The movie is structured in a rather linear fashion, with Jaye’s interviews with prominent anti-feminist and feminist figures interspersed with archival footage of men’s rights’ rallies, feminist protests and her own video diaries. One of the most pleasant aspects of the film is that despite what the marketing says, Jaye almost entirely extricates herself from the action, adhering to the “show, don’t tell” principle of good storytelling. While her video diaries pop up from time to time, her directing places us in her position, as she is alternately bemused, horrified or nonplussed by her various interview subjects.
Also aiding The Red Pill is first-rate cinematography. Jaye’s filmmaking approach has more in common with dramas than documentaries, and her method of filling up the frame with her subjects’ faces recalls Irvin Kershner’s directing in The Empire Strikes Back and The Luck of Ginger Coffey. This results in interviews that are alternately flattering and unflattering, yet always human. For example, an interview with Karen Straughan in a bar depicts her as a gin-blossomed rubster, while Dean Esmay’s perpetually trembling hands and missing front tooth make him look like a less hygienic version of Ed Helms’ character in The Hangover.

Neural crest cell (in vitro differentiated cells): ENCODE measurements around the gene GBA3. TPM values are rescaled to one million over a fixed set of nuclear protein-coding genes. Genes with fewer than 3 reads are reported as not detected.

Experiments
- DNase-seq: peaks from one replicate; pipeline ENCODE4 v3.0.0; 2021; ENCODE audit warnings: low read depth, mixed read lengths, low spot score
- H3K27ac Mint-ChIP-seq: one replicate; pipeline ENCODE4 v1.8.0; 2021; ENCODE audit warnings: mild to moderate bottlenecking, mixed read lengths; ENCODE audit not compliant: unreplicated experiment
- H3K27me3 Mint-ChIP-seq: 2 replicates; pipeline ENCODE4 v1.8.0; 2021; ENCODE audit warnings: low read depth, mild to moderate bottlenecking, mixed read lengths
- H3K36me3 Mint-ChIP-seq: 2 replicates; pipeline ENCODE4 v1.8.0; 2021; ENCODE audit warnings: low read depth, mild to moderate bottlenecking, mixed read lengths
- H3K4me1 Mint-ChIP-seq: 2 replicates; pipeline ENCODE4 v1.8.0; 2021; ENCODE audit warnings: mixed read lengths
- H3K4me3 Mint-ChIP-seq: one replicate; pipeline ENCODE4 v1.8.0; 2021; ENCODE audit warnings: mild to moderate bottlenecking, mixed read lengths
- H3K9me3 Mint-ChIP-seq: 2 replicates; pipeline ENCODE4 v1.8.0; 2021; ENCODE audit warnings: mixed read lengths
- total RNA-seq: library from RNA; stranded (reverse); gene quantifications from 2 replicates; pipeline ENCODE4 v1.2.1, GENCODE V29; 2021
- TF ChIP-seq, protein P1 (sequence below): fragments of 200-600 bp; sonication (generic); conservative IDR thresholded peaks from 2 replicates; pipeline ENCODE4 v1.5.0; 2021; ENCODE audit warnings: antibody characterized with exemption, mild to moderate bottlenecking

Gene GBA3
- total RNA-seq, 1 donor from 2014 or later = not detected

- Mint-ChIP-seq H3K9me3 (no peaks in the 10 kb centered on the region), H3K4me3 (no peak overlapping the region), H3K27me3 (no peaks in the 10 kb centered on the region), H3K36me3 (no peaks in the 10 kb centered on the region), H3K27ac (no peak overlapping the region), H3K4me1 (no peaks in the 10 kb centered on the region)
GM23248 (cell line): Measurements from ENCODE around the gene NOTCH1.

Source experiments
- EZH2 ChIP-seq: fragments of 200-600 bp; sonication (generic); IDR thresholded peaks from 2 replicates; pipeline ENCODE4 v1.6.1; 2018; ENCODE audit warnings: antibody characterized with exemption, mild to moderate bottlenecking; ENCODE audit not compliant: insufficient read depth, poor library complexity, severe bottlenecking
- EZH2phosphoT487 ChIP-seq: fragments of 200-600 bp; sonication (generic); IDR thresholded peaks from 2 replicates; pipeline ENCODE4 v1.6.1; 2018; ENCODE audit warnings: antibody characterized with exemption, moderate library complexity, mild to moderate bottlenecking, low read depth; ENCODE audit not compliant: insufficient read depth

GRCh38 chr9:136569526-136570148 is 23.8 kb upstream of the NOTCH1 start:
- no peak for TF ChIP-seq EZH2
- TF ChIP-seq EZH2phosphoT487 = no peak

While The Red Pill also examines the feminist side of the argument, no one will be joining NOW after watching it, because its feminist figures come off as disingenuous and/or insane. Jaye’s laid-back, humanistic directing is also an aid here, as it contrasts the horror stories relayed by MRAs with dismissive rebuttals from pederast-esque male feminist scholar Michael Kimmel and crazy-eyed Ms. Magazine editor Katherine Spillar. One interview with a much-maligned feminist (who I will not name, but your jaw will drop when she’s introduced) absolutely steals the show: her Ritalin-addled twitching and angry sneer had the audience in stitches.
My primary criticism of The Red Pill isn’t so much about the quality of the film as the subject matter. Like it or not, the men’s rights’ movement is deader than Betty Friedan. The MRAs interviewed in the film were largely men in their forties and up, trapped in a Baby Boomer activist mentality of eternal victimhood. Their efforts towards “true gender equality” have little appeal to young men, who are joining up with the alternative Right and the Trump campaign, hoping to restore patriarchy and the family. Self-respecting men don’t want to be victims, they want to be victors.
Additionally, The Red Pill would have done well to examine the role of female mental illness—and how society and the legal system either ignore or encourage it—in creating our current sexual dystopia. For example, one MRA in the film, Fred Hayward, discusses how his ex-wife got pregnant solely to spite him, then tried to manipulate their son as part of her sick power games (such as trying to make him obese so he’d be miserable like she was). This is textbook narcissism. Given that most men have had to deal with mentally ill and/or alcoholic women, this is something of an oversight by the film.
Despite all this, The Red Pill’s depth of content, neutral approach and attractive visuals make it a film worth watching. While alt-Righters might find some of the content old hat, The Red Pill isn’t for us: it’s for average folks who aren’t acquainted with the reality of relationships in the West. Here’s hoping it’s a massive success.